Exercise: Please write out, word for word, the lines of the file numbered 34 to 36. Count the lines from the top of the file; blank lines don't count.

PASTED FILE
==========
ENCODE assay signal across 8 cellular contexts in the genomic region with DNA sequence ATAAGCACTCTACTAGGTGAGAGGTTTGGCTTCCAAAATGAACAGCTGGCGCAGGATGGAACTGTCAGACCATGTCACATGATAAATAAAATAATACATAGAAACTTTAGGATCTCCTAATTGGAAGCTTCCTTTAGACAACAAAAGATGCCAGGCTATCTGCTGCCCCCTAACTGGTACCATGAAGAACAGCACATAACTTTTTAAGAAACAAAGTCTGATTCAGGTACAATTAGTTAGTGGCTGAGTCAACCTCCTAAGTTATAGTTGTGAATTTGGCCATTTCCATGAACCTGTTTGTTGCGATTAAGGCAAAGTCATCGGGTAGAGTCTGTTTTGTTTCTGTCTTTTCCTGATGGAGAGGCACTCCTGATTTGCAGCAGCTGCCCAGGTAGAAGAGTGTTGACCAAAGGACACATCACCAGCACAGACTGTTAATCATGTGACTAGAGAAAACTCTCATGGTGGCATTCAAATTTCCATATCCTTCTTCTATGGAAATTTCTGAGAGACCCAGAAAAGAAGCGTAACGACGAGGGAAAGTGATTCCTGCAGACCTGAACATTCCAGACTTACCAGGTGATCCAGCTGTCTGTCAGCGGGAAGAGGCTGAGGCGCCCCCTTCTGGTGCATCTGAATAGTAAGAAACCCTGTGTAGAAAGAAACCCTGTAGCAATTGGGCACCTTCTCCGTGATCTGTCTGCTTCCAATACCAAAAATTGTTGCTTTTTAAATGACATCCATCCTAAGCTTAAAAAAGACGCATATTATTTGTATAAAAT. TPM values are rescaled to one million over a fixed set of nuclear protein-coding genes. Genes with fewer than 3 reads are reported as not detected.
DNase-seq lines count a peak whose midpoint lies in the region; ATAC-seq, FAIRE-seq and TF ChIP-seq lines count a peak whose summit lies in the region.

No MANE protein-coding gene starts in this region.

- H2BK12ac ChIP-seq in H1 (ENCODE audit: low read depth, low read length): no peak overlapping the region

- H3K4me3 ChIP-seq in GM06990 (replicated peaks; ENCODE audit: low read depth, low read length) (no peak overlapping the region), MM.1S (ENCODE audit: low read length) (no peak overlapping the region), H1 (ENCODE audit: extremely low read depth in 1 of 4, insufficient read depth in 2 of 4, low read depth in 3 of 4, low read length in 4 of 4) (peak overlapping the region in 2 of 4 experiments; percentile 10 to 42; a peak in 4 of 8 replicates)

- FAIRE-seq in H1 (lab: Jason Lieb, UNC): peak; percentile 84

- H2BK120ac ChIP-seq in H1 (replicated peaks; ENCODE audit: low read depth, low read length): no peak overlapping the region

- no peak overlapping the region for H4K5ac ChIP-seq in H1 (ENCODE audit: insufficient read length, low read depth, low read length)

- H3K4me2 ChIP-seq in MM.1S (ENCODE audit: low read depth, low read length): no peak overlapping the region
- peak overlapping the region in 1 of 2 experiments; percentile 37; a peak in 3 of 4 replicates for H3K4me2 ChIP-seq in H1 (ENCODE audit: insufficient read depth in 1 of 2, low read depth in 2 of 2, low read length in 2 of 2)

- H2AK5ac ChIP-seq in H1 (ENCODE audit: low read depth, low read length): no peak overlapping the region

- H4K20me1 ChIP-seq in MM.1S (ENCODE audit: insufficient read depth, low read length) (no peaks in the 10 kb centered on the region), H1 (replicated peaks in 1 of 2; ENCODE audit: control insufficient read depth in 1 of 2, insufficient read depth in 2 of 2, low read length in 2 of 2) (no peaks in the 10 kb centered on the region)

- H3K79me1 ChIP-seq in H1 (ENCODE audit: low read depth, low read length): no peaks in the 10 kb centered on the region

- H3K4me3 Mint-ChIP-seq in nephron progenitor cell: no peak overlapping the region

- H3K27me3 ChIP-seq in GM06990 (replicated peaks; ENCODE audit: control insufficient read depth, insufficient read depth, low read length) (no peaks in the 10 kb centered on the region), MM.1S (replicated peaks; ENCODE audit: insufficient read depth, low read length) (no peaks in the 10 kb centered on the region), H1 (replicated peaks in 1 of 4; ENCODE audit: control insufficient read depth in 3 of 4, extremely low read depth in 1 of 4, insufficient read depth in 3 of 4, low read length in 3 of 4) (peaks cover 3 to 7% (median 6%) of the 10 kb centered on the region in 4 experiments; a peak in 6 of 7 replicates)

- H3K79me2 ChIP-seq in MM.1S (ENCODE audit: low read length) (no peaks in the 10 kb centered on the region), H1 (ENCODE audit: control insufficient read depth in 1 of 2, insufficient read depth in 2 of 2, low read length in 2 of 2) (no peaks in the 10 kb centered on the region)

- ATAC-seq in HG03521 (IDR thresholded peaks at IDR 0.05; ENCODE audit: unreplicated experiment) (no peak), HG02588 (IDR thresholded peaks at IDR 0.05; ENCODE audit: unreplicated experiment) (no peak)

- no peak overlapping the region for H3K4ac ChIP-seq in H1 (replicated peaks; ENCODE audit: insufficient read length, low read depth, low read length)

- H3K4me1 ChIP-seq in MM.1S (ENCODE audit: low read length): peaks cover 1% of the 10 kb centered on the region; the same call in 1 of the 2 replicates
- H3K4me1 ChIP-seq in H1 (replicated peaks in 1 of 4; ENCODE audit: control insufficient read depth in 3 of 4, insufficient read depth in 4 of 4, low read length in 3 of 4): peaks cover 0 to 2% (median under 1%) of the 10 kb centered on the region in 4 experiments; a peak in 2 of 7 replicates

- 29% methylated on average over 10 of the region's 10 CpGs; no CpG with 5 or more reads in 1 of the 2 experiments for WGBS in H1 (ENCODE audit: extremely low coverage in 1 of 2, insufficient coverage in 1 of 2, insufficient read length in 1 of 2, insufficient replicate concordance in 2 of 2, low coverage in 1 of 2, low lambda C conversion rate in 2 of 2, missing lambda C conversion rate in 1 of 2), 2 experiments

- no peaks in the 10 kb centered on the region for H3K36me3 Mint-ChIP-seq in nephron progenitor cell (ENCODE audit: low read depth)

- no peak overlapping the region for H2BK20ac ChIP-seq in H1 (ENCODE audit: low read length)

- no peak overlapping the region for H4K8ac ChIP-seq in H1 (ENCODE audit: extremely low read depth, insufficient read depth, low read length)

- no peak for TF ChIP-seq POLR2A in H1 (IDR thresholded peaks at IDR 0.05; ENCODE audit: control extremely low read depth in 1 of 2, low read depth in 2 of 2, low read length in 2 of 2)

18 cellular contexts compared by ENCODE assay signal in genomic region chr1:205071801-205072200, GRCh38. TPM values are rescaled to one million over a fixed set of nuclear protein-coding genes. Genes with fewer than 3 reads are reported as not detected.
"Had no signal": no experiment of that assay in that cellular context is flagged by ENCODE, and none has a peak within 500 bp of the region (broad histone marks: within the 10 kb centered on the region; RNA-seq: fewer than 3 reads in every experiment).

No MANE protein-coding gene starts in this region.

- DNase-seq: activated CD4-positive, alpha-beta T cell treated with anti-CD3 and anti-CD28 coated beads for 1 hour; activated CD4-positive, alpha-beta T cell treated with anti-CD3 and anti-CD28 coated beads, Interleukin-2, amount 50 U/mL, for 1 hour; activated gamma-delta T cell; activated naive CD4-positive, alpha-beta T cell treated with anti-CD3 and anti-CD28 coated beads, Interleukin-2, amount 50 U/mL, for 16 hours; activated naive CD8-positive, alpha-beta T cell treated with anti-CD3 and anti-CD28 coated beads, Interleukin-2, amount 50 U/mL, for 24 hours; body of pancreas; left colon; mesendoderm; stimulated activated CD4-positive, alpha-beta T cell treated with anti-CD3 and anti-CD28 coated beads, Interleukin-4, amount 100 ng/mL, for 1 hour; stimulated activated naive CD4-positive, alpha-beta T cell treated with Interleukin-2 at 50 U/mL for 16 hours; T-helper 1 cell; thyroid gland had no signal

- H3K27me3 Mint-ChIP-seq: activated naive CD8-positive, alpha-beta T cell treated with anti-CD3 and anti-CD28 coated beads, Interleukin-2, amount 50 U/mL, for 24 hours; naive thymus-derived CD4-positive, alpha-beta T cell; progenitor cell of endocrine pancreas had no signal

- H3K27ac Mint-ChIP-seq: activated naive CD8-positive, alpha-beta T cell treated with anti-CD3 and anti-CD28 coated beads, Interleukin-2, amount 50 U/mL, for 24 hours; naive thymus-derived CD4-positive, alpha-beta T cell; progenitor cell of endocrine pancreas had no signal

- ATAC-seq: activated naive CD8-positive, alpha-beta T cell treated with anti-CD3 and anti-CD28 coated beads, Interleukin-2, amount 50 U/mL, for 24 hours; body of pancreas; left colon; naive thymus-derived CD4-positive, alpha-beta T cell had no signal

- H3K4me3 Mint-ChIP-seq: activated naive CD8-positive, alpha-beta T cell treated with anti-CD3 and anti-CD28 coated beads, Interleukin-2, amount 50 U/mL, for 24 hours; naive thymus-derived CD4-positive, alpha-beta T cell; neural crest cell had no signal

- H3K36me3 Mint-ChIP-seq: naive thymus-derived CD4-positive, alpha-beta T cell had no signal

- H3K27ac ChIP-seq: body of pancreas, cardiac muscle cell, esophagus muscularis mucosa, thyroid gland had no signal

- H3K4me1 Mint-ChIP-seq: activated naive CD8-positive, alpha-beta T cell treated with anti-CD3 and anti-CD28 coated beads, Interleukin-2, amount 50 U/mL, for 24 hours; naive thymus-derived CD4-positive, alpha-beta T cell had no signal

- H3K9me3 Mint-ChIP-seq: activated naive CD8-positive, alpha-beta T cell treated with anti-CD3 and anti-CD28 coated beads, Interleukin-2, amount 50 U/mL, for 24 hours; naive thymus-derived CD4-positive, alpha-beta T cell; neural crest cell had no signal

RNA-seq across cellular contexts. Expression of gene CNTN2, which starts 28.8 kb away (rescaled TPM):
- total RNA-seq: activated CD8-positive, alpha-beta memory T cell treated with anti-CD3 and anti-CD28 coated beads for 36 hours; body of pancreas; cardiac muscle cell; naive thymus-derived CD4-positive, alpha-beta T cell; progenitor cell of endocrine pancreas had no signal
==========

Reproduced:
- H3K36me3 Mint-ChIP-seq: naive thymus-derived CD4-positive, alpha-beta T cell had no signal

- H3K27ac ChIP-seq: body of pancreas, cardiac muscle cell, esophagus muscularis mucosa, thyroid gland had no signal

- H3K4me1 Mint-ChIP-seq: activated naive CD8-positive, alpha-beta T cell treated with anti-CD3 and anti-CD28 coated beads, Interleukin-2, amount 50 U/mL, for 24 hours; naive thymus-derived CD4-positive, alpha-beta T cell had no signal